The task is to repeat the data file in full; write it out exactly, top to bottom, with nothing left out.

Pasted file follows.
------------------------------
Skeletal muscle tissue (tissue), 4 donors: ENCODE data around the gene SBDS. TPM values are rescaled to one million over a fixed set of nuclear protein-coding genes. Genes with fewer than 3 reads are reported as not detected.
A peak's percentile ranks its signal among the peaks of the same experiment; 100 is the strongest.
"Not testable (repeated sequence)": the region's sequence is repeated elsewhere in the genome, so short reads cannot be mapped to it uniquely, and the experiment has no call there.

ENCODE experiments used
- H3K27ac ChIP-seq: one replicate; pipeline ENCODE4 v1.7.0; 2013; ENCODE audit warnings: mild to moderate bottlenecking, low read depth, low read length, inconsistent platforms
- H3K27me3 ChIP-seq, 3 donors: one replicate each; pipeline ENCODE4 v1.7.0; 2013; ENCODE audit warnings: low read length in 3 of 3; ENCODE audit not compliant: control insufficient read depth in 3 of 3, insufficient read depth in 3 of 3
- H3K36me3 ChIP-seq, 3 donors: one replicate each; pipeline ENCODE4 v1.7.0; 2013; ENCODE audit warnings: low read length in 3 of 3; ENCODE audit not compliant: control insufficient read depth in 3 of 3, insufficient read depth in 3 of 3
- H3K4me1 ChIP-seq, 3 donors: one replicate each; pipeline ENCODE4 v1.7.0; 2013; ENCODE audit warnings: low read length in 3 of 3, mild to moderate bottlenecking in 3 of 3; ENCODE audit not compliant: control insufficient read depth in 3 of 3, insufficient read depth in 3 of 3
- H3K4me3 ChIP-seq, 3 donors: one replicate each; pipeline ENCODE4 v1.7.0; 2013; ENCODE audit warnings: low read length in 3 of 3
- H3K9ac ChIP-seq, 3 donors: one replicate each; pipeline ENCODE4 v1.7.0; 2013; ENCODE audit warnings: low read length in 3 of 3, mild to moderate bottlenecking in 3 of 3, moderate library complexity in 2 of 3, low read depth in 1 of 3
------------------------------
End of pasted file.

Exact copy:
Skeletal muscle tissue (tissue), 4 donors: ENCODE data around the gene SBDS. TPM values are rescaled to one million over a fixed set of nuclear protein-coding genes. Genes with fewer than 3 reads are reported as not detected.
A peak's percentile ranks its signal among the peaks of the same experiment; 100 is the strongest.
"Not testable (repeated sequence)": the region's sequence is repeated elsewhere in the genome, so short reads cannot be mapped to it uniquely, and the experiment has no call there.

ENCODE experiments used
- H3K27ac ChIP-seq: one replicate; pipeline ENCODE4 v1.7.0; 2013; ENCODE audit warnings: mild to moderate bottlenecking, low read depth, low read length, inconsistent platforms
- H3K27me3 ChIP-seq, 3 donors: one replicate each; pipeline ENCODE4 v1.7.0; 2013; ENCODE audit warnings: low read length in 3 of 3; ENCODE audit not compliant: control insufficient read depth in 3 of 3, insufficient read depth in 3 of 3
- H3K36me3 ChIP-seq, 3 donors: one replicate each; pipeline ENCODE4 v1.7.0; 2013; ENCODE audit warnings: low read length in 3 of 3; ENCODE audit not compliant: control insufficient read depth in 3 of 3, insufficient read depth in 3 of 3
- H3K4me1 ChIP-seq, 3 donors: one replicate each; pipeline ENCODE4 v1.7.0; 2013; ENCODE audit warnings: low read length in 3 of 3, mild to moderate bottlenecking in 3 of 3; ENCODE audit not compliant: control insufficient read depth in 3 of 3, insufficient read depth in 3 of 3
- H3K4me3 ChIP-seq, 3 donors: one replicate each; pipeline ENCODE4 v1.7.0; 2013; ENCODE audit warnings: low read length in 3 of 3
- H3K9ac ChIP-seq, 3 donors: one replicate each; pipeline ENCODE4 v1.7.0; 2013; ENCODE audit warnings: low read length in 3 of 3, mild to moderate bottlenecking in 3 of 3, moderate library complexity in 2 of 3, low read depth in 1 of 3